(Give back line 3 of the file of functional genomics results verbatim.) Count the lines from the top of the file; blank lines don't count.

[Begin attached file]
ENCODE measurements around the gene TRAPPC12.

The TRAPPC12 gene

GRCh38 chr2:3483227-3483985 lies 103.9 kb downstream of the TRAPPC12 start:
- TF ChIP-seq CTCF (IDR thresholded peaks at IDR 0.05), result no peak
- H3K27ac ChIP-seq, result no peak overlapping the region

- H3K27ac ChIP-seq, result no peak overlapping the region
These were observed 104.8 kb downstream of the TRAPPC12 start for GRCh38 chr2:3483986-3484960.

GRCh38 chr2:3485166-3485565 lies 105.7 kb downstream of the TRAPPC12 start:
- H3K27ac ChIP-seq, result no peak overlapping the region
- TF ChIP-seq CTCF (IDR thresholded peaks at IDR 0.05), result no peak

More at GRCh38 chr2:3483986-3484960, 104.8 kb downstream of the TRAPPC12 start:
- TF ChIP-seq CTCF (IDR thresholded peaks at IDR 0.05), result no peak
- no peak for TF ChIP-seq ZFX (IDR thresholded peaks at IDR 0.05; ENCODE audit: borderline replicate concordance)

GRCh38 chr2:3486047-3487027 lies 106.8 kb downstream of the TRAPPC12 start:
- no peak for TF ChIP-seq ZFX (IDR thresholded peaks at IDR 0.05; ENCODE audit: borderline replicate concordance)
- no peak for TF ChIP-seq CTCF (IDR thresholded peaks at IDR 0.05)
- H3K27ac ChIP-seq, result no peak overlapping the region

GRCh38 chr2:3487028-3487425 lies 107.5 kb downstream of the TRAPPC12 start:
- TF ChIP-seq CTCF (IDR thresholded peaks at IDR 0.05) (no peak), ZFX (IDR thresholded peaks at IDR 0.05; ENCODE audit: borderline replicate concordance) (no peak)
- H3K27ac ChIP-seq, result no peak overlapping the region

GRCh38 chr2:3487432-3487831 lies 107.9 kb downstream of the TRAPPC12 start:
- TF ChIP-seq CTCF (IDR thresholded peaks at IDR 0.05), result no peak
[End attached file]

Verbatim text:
GRCh38 chr2:3483227-3483985 lies 103.9 kb downstream of the TRAPPC12 start: